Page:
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Can you use the Covid crisis to become a “Learning Organization”?
Can you use the Covid crisis to become a “Learning Organization”?
Eliza McDevitt
By Eliza McDevitt
April 8, 2020
If you are considering creating a culture of learning in your team or organization, COVID-19 presents an opportunity to institute new norms and behaviors previously thought impossible. Here are some ideas for organizations trying to help teams learn better and faster.

Right now, we are experiencing a massive shift in our daily lives out of necessity brought on by Coronavirus. But, the global rate of change was increasing before this novel virus arrived and sped it up. What are you doing now that you were not doing three weeks ago? Change requires that we modify the ways we think and behave. As a colleague poignantly said the other day, we are going to have to "learn our way into the future."

WHY is learning crucial?

THRUUE shares the beliefs of leaders like Peter Senge who evangelize the imperative to become a learning organization - it’s the only way to keep pace with unrelenting change. We define learning as the process of acquiring new, or modifying existing, knowledge, values or behaviors. Last week, THRUUE hosted author and future of work strategist, Heather McGowan for a conversation about the changing nature of work. Heather reminded us that adaptability, which enables us to navigate ambiguity, requires learning. Humans have an incredible ability to adapt through rewiring our brains towards new ways of thinking and behaving. 

HOW can organizations help employees become better learners?

Gather outside perspective. Heather McGowan’s presentation offered a macro view of major shifts across the country over the past 100 years and how COVID-19 is increasing empathy and speeding up learning. Her insights are enabling the THRUUE team to apply a broader view of how organizations adapt and learn. Encourage employees to seek out external perspectives that offer a new way to approach existing challenges.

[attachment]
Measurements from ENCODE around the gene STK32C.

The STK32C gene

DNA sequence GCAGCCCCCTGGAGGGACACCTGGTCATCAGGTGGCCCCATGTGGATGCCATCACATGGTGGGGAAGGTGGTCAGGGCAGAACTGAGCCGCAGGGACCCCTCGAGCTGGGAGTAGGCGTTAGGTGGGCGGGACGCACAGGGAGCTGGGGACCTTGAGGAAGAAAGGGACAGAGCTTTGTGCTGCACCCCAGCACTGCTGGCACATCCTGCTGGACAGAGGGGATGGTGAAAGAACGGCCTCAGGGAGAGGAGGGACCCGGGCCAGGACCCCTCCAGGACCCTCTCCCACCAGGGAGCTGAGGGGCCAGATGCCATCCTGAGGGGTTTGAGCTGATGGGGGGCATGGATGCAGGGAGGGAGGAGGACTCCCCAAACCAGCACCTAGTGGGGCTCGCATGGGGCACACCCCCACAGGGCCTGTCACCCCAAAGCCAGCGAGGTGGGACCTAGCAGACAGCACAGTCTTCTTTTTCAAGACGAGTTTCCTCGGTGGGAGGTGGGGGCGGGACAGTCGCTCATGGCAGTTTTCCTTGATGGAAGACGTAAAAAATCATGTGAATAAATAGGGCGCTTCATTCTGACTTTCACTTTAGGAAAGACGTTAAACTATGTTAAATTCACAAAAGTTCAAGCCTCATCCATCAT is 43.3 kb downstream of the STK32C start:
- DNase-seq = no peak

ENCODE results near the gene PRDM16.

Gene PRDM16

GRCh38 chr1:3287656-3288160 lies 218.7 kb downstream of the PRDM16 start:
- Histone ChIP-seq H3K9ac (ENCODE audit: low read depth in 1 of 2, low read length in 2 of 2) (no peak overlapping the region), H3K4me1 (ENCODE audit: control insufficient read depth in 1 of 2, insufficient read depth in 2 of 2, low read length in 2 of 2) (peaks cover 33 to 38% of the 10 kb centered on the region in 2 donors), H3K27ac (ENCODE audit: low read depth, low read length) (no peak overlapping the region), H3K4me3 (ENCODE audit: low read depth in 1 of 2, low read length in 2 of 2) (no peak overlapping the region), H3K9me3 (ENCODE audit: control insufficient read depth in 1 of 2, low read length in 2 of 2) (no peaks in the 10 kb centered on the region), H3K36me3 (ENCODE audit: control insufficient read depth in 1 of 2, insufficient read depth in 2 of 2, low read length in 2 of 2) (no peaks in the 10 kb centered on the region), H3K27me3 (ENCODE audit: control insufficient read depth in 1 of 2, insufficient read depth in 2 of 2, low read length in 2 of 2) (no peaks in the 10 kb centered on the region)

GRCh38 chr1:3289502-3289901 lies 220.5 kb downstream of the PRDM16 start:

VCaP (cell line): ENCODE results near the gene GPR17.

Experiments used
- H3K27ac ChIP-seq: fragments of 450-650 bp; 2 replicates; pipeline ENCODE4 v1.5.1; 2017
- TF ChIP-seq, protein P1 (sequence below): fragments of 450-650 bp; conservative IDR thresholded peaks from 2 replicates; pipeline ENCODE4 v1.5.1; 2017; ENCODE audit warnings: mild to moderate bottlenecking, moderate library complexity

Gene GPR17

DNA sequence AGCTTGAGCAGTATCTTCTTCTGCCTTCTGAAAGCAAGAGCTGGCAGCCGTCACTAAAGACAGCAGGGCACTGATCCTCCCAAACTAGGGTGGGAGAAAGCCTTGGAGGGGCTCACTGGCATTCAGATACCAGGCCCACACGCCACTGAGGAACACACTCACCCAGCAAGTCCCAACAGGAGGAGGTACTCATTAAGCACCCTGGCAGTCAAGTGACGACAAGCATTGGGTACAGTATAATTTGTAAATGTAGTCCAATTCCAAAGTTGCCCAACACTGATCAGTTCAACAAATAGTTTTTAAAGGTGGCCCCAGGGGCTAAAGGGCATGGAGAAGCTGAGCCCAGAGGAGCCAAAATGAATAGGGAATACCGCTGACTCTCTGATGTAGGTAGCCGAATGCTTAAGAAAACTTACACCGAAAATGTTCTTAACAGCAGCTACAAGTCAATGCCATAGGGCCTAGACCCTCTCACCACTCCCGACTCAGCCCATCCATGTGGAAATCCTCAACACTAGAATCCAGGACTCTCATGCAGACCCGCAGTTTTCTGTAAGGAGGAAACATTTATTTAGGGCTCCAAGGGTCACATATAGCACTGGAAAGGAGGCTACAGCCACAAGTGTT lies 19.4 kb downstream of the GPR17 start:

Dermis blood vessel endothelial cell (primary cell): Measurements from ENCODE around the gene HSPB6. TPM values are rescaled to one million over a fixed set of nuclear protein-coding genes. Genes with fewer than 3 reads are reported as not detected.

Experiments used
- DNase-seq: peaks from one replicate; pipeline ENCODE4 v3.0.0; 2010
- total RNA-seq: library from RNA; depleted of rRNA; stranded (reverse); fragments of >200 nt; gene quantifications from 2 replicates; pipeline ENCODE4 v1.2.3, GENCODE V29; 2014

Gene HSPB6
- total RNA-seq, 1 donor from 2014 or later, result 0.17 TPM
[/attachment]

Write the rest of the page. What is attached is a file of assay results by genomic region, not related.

Focus on learning as the skill. Rather than teaching skills that will go stale in an ever-changing environment, Alexi Robichaux, CEO of BetterUp a professional coaching platform, urges leaders to consider, "You don't need training to learn new skills, you need [employees] to learn how to learn." Organizations can build employee training programs that tackle strategic problems while improving learning as a skill.

Cultivate the right mindset. Psychologist and researcher Carol Dweck popularized Growth Mindset, the belief that one's basic skills and abilities can be developed through hard work and dedication which creates a love of learning and resilience needed for achievement. Schools and organizations around the world have used Growth Mindset to help students and employees become better, more resilient learners. Praising learning and effort on the way to achieving outcomes is one way to cultivate Growth Mindset in employees.

Finally, organizations can provide key ingredients of a learning environment. By intentionally designing the (virtual) working environment with dedicated learning time, opportunities for reflection and self-awareness, support in the form of non-judgmental mentorship and coaching, and structures for sharing discoveries, organizations can cultivate learning on teams.

Learning is the new meta skill leaders must cultivate. Without an ability to learn in a changing environment, employees’ existing skills and knowledge cannot be effectively leveraged in new ways that achieve outcomes. Learning may not help you make the perfect choice on the first try, but it does allow you to course correct actions as you go. Organizations who learn faster and better will win in today’s market.

1. Senge, P.M. (1990). The fifth discipline: the art and practice of the learning organization. Random House.
2. Dweck, C. (2006). Mindset: the new psychology of success. NY: Random House.